Boggs, S. D., and W. F. Pate. Negro Folk Music of Alabama: A Study in Racial and Cultural Survival. Tuscaloosa: University of Alabama Press, 1968.

Devlin, Edward J. The Lives and Legends of Lead Belly. New Haven: Yale University Press, 1992.

Farrell, James T., ed. ”Race music.” In Negro Folk Songs as Sung by Lead Belly, 15-16. Vol 1 of Negro Folk Songs as Sung by Lead Belly; As Recorded by Alan Lomax for the Library of Congress/Folkways Records 1939-1947, 3 vols., edited by Majorie Lansing Porter and Bruce Jackson with a new foreword by African American Studies scholars Jerry Zolten and Jeffrey Crossland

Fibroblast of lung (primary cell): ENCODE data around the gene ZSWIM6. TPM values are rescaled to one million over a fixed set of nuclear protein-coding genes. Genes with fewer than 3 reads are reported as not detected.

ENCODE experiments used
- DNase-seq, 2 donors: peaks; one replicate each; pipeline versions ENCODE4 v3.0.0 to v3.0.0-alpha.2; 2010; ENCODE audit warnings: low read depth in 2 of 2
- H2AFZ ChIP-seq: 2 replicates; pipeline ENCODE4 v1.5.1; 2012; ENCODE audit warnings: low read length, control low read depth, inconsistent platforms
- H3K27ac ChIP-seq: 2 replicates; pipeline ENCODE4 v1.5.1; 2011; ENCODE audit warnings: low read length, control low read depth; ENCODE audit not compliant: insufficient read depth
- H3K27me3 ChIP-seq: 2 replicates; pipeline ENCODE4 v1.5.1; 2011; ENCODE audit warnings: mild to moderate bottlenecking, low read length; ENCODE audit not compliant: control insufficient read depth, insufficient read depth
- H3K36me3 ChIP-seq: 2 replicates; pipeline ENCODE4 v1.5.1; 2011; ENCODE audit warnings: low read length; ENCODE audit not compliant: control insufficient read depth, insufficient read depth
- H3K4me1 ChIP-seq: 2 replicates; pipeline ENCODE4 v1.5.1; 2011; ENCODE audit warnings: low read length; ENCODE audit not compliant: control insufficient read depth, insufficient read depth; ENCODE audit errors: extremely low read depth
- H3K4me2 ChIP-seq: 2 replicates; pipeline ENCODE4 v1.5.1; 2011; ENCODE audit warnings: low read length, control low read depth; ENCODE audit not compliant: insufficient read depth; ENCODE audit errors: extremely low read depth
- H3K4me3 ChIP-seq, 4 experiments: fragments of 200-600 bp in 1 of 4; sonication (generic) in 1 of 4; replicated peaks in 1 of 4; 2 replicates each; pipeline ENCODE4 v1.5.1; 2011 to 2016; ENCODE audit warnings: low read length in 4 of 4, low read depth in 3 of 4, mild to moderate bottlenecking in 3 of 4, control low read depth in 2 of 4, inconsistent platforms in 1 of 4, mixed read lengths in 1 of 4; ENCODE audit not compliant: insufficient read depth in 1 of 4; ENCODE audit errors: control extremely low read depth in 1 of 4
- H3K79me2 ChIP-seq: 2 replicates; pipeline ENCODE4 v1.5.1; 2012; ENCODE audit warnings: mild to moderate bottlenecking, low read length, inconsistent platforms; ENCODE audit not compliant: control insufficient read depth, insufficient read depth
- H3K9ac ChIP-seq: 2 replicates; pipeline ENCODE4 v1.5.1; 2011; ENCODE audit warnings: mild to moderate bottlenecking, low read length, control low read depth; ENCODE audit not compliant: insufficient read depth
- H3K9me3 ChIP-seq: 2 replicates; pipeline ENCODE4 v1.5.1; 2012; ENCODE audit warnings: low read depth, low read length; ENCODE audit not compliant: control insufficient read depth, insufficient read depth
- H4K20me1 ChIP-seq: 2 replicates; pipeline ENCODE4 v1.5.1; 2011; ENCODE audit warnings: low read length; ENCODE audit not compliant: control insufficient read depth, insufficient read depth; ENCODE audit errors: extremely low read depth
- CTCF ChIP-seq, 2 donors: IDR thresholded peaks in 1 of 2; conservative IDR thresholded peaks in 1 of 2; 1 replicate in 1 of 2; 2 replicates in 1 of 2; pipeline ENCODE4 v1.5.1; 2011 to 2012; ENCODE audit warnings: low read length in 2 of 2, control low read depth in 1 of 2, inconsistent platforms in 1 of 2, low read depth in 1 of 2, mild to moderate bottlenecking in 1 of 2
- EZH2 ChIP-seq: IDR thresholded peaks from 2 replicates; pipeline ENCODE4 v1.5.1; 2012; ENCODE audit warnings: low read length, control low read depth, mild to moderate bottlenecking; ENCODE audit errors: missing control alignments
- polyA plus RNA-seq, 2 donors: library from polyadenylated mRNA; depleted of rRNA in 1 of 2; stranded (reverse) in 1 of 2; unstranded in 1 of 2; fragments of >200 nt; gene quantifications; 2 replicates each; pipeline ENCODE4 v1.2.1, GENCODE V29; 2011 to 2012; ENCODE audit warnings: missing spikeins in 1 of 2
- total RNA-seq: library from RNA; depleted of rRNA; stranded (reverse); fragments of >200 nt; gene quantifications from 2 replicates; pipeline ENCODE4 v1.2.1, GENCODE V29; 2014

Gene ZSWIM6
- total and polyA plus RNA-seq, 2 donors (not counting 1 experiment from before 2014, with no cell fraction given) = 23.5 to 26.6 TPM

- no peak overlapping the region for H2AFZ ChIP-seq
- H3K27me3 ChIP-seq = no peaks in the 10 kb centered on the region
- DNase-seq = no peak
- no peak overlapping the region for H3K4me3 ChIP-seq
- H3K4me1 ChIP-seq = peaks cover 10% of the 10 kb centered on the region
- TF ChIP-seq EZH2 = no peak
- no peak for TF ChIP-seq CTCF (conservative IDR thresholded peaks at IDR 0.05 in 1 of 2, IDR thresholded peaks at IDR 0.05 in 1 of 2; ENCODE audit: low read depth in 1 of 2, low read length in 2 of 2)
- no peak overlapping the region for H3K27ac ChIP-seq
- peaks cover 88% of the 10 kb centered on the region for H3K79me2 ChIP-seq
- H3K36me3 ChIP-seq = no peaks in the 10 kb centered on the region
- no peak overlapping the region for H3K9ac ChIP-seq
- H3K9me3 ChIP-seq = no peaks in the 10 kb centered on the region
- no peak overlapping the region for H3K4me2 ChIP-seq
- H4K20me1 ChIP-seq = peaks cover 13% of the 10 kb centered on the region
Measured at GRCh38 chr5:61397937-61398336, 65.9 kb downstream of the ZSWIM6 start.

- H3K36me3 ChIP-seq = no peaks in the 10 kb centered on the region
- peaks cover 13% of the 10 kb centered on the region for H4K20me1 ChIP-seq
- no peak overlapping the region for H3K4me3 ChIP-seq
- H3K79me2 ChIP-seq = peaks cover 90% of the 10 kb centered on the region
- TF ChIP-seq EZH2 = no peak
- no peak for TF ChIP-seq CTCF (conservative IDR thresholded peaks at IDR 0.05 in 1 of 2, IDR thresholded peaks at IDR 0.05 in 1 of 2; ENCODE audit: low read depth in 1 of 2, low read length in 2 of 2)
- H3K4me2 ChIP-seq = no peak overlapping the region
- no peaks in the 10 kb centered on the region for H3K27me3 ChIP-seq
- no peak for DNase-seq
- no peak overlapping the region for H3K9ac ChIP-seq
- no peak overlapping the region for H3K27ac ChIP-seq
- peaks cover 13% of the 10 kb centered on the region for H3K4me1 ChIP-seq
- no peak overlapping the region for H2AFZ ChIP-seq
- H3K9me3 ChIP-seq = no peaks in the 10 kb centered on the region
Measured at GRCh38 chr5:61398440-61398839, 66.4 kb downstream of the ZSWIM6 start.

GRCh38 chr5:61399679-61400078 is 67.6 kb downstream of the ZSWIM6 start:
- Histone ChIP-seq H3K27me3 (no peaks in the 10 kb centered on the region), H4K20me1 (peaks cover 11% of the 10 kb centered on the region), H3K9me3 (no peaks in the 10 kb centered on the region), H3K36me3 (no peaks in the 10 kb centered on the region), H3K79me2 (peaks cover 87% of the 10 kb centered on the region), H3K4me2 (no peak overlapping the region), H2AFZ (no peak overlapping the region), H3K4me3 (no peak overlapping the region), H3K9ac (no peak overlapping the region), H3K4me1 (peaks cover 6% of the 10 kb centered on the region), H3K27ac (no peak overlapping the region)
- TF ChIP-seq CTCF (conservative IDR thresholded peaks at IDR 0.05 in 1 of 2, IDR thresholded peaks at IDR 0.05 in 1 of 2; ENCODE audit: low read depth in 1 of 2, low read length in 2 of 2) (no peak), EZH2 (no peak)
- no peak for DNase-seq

Further Reading

Though there is much more that could be said about the history of Negro folk music, the following books provide an excellent starting point for further reading:

-Titon, Jeff. Early Downhome Blues: A Musical and Cultural History. Urbana: University of Illinois Press, 1977.
-Titon, Jeff. “ Work Songs.” In Folk Musics of the United States: An Encyclopedia, edited by Ruth M. Stone, 3–7. Santa Barbara, CA: ABC-CLIO, 1998.
-Byrd, Rudolph P., and Robert Hemenway. The blues Makers: Essays on the Blues and its Sundry Singers and Players with Some Account of Their Deeds and Doings in a Certain Corner of Our American Eden Between Columbus Day, 1954, and Thanksgiving Day, 1960. Jackson: University Press of Mississippi, 1977.